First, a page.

The pandemic is a new cause of depression in children, Part 3

The global COVID-19 pandemic has been a challenge for parents and kids alike. With schools closed, kids had to adapt to changes like remote learning and social distancing from their friends. Some of these changes have had an outsized impact on younger children, leading to depression, anxiety and fear.

Social isolation and the disruption of routine are affecting children more severely than adults, according to the U.S. National Library of Medicine, and this stress is impacting the mental health of kids as young as five. 

Read part 1 and part 2 of this series

Jenny Silverio is experiencing the struggle of being in quarantine with her two kids: Leilani, 5, and Michael, 10. Leilani, who has shown signs of depression and anxiety, has been more affected by social isolation than Michael.

“Leilani is a very active girl and always has to be doing something because when she gets bored, she gets into mischief,” Silverio said. “She needs to maintain social contact.”

Silverio has to take her kids with her when she goes grocery shopping, and she feels Leilani’s fear.  

“Leilani is always nervous when we are in the car,” Silverio said. “She asks every time ‘When are we going back home?’”

Silverio said that when they get home, Leilani often starts vomiting and feeling nauseous. She carries and hugs her baby blanket. 

“My baby blanket makes me feel safe,” said Leilani. “I don’t want to go out because I don’t want to die from the virus.”

With no clear sign of whether schools will reopen anytime soon, parents remain concerned about how to handle social isolation at home and how to explain to kids why they can’t meet their friends. They miss going to the park, birthday parties and seeing their friends at school. 

Juan Camilo Cardenas, a psychologist specializing in mood and anxiety disorders, explained that there are three main factors to consider relating to social isolation and kids.

One, interaction is essential. Two, they need a way to communicate what they feel and think about this situation. Three, open communication and watching for behavioral changes are the keys to identifying if a child is presenting depression, anxiety or fear.

 “It’s normal to feel fear. We all feel it,” Dr. Cardenas said. “What you have to do is dominate it and not let it dominate you.”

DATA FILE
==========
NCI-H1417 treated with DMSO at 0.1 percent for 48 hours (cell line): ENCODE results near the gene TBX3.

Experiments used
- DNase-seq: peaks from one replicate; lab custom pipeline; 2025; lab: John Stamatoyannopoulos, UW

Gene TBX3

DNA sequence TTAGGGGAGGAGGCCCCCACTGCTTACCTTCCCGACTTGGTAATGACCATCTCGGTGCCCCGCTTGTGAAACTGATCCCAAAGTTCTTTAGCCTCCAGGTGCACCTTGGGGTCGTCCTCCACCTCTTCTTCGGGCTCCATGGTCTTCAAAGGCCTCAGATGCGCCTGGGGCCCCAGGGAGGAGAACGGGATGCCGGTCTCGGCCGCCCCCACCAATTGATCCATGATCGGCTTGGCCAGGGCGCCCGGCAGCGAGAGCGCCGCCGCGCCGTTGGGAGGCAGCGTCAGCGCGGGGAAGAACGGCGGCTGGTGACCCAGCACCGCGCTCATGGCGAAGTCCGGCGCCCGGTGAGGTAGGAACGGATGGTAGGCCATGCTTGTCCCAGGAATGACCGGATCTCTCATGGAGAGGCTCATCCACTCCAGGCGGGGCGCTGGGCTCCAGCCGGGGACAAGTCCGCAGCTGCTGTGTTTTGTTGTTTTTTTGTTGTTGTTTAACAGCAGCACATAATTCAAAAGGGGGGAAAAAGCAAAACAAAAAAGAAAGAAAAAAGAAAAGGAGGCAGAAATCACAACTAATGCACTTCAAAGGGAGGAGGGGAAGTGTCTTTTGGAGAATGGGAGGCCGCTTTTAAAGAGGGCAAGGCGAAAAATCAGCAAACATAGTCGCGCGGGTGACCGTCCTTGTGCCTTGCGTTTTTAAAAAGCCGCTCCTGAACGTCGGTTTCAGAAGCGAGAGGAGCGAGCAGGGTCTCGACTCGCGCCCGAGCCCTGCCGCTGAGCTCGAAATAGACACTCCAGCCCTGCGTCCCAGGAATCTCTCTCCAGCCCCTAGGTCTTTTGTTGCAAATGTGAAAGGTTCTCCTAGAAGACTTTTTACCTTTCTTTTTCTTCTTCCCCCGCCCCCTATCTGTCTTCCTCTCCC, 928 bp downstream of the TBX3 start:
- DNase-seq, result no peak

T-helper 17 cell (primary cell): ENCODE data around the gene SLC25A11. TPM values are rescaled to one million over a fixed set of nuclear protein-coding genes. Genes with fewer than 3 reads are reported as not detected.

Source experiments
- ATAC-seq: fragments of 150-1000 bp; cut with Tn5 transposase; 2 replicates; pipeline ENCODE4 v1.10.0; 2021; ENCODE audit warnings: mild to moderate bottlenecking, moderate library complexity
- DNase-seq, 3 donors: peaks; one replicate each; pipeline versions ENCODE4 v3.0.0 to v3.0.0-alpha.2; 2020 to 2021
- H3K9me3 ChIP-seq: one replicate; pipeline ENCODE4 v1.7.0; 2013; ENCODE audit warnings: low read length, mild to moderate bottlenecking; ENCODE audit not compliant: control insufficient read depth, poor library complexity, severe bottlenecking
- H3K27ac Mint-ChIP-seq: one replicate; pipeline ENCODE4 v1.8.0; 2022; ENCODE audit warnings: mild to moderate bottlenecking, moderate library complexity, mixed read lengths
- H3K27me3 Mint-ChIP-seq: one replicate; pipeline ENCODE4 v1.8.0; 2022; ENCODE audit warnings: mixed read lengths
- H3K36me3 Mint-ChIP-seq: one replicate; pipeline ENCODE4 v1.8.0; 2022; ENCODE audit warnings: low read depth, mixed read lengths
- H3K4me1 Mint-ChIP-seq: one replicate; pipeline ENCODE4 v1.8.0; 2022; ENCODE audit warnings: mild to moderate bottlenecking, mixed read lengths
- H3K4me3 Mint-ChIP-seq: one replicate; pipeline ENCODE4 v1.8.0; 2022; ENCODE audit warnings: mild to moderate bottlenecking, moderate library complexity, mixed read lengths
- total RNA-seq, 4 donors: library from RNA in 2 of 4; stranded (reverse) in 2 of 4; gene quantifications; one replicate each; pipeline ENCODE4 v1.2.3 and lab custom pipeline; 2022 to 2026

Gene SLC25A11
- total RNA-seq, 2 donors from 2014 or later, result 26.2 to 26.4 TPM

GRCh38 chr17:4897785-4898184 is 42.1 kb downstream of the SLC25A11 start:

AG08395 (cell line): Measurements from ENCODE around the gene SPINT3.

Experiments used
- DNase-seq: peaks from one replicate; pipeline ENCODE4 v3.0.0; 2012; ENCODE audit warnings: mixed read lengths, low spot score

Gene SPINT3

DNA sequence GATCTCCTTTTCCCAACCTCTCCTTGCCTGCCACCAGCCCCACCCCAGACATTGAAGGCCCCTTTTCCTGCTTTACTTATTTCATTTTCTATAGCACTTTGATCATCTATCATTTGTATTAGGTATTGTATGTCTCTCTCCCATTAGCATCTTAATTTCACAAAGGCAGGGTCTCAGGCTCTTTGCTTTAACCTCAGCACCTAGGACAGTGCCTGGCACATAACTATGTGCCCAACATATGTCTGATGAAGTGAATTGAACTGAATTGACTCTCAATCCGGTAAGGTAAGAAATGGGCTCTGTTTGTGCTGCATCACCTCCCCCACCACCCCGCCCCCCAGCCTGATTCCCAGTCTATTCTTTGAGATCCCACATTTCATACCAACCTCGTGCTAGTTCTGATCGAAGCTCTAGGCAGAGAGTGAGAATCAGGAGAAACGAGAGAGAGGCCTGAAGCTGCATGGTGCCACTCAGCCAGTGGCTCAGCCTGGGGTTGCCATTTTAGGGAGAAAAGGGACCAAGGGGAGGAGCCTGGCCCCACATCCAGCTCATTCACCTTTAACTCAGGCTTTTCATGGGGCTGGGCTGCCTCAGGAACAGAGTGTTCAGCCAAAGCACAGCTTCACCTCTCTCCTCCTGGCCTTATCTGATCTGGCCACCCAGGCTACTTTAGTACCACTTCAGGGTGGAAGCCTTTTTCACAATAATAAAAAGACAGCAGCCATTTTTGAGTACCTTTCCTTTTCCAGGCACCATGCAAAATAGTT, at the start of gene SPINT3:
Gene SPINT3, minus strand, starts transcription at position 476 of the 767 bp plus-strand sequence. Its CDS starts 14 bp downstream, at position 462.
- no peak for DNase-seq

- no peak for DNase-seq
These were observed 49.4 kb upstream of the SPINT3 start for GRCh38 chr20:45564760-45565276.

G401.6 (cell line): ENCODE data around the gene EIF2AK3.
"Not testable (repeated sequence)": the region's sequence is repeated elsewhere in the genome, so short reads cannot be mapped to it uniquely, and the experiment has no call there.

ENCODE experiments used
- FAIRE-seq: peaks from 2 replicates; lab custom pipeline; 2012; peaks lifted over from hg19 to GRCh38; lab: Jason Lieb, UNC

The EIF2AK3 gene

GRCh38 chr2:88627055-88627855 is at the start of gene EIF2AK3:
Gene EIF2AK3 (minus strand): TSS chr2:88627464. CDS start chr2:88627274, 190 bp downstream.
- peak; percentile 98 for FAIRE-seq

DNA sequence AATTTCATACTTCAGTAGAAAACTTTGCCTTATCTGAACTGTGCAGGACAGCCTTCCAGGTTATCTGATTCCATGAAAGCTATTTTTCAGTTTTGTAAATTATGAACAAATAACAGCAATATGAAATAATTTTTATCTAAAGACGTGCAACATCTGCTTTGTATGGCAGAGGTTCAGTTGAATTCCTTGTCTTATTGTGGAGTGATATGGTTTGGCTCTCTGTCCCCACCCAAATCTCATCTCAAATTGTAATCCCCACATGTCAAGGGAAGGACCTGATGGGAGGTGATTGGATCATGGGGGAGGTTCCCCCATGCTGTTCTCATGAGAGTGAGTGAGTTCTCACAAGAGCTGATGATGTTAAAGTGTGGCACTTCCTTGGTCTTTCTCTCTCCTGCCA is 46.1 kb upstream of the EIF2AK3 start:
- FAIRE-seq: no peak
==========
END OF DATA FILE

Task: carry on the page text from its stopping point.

The World Health Organization (WHO) defines mental health as “a state of well-being in which every individual realizes his or her potential [and] can cope with the normal stresses of life, can work productively and fruitfully, and can contribute to her or his community.”

Dr. Cardenas shared three strategies that will help parents to prevent kids from suffering anxiety.

1.Attention: Spend at least an hour playing with your children and try to keep the same habits that you used to have before quarantine such as getting up early, eating at a set time and play.

2. Communication: More than giving your opinion or advice, ask your children how they feel and think about the pandemic. 

3. Creativity: It stimulates children to have more confidence in themselves. 

“I won’t call it social distancing because it refers to being isolated,” Dr. Cardenas said. “It is better to say physical distancing because people still can communicate with others through different platforms.”

Roxana Miranda, who has homeschooled her kids for the past two years and has experienced a similar situation to Jenny Silverio, said that Broward County Public Schools offer remote assistance and a hotline to help parents and kids fighting with mental health.

“As parents, sometimes we don’t know how to help our children because we don’t have enough information,” Miranda said. “Being a good listener and communicating with our children is the key.” 

Paula is a broadcast media major at Florida International University. She is originally from Cali, Colombia, and she believes that journalists should report the news without favor and fair.